Ryan Ripken: Prospect Profile for Washington Nationals' 15th-Round Pick

Adam Wells@adamwells1985Featured ColumnistJune 7, 2014

Image courtesy of PerfectGame.org

Player: Ryan Ripken

Drafted by: Washington Nationals

Position: 1B

DOB: 7/26/1993 (Age: 20)

Height/Weight: 6'5", 193 lbs

Bats/Throws: L/L

School: Indian River State College

Previously Drafted: 2012, 20th round by the Orioles



It's hard enough to play baseball, but when you are the son of a Hall of Famer and one of the greatest players in history, the microscopic attention can be overwhelming.

Ryan Ripken, son of Cal, has handled his amateur career nicely in preparation for this draft. He was drafted in the 20th round by Baltimore two years ago, but that was one of those courtesy selections teams often do in the later rounds rather than a sign that the youngster was going to contribute in professional baseball at the time.

He wound up not signing and playing one year at South Carolina before transferring to Indian River State College in Florida. Since it's a junior college, Ripken has regained draft eligibility a year sooner than he would have had he stayed with the Gamecocks, so the benefit of that extra development year could make him a significantly higher pick than he was two years ago.


Full Scouting Report

Note: Numerical scores are on the conventional 80-point scouting scale, with the current score first and projected score second.

Hitting: 35/40

Ripken's swing is very reminiscent of his father's; starts with hands back and brings them down before quickly loading with big leg; long levers and trigger make it difficult to catch average velocity; bat speed is average; clean bat path; smooth through the zone; big-time pull hitter; doesn't use enough of the field. 

Power: 35/40

Since the bat speed isn't great, Ripken is at the mercy of natural strength to drive the ball; his bat path is flat and creates little elevation on contact, so any balls going to the outfield will find gaps; hip rotation is slow; lanky build doesn't profile well for over-the-fence pop; power could play fringe-average to the pull side; won't hit balls hard the other way.


Plate Discipline: 40/45

Solid-average approach at the plate gives hit tool a slim chance to play up; has feel for the strike zone and can read off-speed pitches; will get caught lunging at balls, leading to more weak contact than you would like; problems with the bat speed and lack of natural strength will see him beaten a lot at every level. 

Speed: 35/35

Despite having some athleticism, Ripken doesn't offer much foot speed; plays first base for a reason; purely a station-to-station runner on the bases; won't have to move much in the field; has experience playing the outfield, but that won't happen in pro ball.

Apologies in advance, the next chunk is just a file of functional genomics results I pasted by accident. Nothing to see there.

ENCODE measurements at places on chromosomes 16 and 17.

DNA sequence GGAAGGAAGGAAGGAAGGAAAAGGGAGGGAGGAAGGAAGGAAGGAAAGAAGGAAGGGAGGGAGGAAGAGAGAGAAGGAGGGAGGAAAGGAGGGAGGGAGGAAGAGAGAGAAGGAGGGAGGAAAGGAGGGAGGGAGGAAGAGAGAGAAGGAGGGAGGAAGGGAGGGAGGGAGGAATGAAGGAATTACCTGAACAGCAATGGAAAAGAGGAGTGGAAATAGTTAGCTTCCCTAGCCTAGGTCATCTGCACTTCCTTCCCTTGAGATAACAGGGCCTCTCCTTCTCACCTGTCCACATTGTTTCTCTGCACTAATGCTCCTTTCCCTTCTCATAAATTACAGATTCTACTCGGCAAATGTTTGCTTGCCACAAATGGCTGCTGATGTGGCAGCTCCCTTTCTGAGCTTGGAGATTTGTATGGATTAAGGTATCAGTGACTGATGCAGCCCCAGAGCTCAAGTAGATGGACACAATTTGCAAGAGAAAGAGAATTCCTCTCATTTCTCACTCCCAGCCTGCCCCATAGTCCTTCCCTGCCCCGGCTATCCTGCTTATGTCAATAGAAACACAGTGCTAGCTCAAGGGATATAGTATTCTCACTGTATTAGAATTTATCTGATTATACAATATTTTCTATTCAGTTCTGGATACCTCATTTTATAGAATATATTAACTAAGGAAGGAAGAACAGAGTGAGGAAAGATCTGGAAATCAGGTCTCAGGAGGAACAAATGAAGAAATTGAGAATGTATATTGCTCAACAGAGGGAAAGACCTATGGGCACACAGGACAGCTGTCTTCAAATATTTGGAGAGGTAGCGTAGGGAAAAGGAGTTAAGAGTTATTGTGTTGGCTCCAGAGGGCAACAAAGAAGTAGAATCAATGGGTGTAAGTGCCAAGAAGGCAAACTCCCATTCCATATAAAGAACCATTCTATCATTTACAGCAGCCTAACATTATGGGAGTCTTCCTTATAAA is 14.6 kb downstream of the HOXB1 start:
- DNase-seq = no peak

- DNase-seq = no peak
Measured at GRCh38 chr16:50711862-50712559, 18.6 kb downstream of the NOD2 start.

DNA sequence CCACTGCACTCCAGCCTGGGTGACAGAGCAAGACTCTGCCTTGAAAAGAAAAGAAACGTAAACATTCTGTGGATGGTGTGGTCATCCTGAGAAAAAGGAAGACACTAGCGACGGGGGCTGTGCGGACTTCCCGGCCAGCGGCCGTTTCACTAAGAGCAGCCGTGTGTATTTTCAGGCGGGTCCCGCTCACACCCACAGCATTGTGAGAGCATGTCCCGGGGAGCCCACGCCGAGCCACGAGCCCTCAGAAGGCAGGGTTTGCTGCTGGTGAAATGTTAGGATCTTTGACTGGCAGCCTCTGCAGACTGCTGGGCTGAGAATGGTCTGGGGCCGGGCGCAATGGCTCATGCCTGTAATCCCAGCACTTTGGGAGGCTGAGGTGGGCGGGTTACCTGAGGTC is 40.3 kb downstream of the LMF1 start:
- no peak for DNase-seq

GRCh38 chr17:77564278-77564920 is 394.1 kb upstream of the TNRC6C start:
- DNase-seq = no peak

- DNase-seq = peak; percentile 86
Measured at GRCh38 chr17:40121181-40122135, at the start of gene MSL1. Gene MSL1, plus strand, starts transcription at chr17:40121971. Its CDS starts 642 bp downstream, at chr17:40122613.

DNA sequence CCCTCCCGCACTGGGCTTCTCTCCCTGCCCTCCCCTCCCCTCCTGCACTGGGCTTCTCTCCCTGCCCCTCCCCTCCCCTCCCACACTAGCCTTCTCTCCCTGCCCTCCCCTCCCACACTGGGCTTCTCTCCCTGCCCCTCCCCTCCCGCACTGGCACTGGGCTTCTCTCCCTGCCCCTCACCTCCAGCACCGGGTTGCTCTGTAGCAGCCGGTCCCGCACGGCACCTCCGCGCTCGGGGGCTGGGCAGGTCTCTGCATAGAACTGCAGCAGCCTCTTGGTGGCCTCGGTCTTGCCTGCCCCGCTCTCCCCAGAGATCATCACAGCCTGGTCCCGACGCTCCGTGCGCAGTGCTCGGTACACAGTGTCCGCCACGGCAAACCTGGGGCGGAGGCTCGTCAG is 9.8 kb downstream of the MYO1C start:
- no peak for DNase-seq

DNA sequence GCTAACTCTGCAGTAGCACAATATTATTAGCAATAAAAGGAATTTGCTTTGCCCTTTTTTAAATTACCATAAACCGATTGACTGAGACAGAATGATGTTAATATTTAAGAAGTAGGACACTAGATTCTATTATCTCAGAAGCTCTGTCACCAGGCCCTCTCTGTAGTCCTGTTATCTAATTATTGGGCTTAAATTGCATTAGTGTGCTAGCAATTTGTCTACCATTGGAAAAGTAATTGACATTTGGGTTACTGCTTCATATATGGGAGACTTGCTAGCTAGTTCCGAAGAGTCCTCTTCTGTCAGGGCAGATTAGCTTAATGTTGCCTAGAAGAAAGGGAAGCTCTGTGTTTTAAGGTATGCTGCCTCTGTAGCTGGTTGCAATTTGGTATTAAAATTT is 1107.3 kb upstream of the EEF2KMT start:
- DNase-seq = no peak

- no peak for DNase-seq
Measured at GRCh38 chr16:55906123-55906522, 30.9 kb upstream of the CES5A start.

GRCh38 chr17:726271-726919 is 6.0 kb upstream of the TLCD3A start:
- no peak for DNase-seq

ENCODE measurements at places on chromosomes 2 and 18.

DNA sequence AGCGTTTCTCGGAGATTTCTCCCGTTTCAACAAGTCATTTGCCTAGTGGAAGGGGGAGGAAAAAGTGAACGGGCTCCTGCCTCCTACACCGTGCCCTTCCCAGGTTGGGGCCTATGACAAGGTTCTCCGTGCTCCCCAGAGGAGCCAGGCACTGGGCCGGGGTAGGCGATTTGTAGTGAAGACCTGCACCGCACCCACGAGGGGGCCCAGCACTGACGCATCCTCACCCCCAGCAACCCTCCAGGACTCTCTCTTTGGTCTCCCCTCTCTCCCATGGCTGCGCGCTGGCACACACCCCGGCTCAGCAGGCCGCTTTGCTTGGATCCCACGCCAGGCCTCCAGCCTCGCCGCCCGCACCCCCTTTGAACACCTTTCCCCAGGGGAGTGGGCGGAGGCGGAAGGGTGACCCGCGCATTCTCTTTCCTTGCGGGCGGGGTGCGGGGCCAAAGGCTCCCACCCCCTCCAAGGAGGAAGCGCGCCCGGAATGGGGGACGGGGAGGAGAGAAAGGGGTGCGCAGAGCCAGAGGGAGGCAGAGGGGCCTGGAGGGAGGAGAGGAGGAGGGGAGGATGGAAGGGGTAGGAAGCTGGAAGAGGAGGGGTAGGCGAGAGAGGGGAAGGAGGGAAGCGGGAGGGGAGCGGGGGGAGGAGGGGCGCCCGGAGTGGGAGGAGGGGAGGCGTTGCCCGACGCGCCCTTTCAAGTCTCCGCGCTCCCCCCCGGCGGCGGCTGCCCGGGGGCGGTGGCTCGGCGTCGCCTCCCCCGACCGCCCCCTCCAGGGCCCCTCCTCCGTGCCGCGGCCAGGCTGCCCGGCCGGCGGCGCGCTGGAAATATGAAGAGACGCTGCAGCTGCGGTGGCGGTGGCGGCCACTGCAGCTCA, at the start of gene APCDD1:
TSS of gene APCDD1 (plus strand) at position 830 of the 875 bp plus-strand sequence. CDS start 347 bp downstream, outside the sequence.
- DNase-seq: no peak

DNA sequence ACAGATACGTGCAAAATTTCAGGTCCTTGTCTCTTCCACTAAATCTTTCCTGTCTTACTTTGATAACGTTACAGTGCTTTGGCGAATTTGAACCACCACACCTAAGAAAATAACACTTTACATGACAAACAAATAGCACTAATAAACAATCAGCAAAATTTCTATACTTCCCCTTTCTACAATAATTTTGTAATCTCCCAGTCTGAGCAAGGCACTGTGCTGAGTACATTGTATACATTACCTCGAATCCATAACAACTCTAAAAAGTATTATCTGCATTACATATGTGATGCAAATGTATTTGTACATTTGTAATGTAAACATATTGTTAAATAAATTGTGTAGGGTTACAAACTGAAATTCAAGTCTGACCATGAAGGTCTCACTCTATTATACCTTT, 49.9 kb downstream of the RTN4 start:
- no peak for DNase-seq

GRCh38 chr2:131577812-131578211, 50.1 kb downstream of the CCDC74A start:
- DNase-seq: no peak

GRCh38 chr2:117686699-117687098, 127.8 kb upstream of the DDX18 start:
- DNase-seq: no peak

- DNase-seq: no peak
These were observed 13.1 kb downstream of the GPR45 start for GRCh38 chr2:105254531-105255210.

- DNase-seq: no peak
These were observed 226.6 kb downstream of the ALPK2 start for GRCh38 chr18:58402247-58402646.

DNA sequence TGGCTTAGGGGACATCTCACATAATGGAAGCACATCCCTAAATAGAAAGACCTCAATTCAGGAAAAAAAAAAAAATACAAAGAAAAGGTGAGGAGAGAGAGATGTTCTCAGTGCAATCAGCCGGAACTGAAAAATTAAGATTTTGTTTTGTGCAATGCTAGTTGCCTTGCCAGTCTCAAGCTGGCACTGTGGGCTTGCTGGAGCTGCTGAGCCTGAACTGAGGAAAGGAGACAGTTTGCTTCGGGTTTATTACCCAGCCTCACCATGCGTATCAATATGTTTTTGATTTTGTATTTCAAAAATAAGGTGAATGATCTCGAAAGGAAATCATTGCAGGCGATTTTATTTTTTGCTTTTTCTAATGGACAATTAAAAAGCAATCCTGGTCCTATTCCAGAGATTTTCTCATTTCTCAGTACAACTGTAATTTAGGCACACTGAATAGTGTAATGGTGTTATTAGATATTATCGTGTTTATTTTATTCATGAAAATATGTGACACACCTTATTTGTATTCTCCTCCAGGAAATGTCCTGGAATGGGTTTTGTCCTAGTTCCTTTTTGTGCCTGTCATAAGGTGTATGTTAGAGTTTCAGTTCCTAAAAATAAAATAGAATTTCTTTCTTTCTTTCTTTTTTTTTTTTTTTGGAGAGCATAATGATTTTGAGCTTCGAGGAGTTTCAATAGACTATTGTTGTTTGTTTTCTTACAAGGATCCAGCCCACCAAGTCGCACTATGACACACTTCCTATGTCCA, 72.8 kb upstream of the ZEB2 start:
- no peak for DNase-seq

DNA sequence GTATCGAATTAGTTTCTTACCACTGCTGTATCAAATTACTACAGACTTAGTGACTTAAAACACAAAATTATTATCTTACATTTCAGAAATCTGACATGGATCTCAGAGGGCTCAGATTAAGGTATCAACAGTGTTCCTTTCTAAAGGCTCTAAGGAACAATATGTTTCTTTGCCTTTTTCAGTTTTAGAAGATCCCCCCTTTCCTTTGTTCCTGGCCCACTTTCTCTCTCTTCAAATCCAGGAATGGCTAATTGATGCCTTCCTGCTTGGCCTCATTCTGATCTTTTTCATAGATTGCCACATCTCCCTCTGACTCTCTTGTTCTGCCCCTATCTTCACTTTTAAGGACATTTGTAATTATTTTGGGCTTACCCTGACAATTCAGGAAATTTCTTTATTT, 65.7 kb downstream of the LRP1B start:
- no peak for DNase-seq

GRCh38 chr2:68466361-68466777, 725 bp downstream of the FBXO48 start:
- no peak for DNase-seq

Defense: 45/45

Ripken's glove at first base is as good as it needs to be; doesn't have much range to his right, but a left-handed thrower doesn't have to move a lot to make plays; shows the ability to start a double play; some awkward actions and footwork lead to sloppy/careless errors.


Arm: 50/50

Arm strength is adequate, could play in left field if absolutely necessary; shows good accuracy on throws across the diamond; good enough thrower for the left side of the infield.


MLB Player Comparison: Chris Colabello

It's not an easy comparison to make, especially if you put value in his last name, but Ripken doesn't profile well for professional baseball. That may not come as a shock given his draft position, but his best hope to have any MLB future is in going to a team in a long-term rebuild that will eventually need bodies to run out there. 

Colabello has been the beneficiary of a rebuilding Minnesota franchise, playing nearly 100 games in the big leagues the last two years despite having a career OPS in the .640 range. He doesn't have power, is a below-average defender and has little value on the bases. 

Projection: Org. guy in first-division organization


MLB ETA: 2017


Chances of Signing: 65%

Some players transfer from a major college program to a junior college simply to gain draft eligibility sooner, but Ripken left South Carolina because he didn't make the 35-man roster in 2013 and wanted to go somewhere he could play. 

The opportunity presented itself at Indian River State, where Ripken played 42 games this season and hit .321/.371/.390. This will be the second time he is drafted, so it would be a surprise if the chance to sign didn't appeal to him. His stock isn't going to get any better since this is pretty much the player he's going to be moving forward.  


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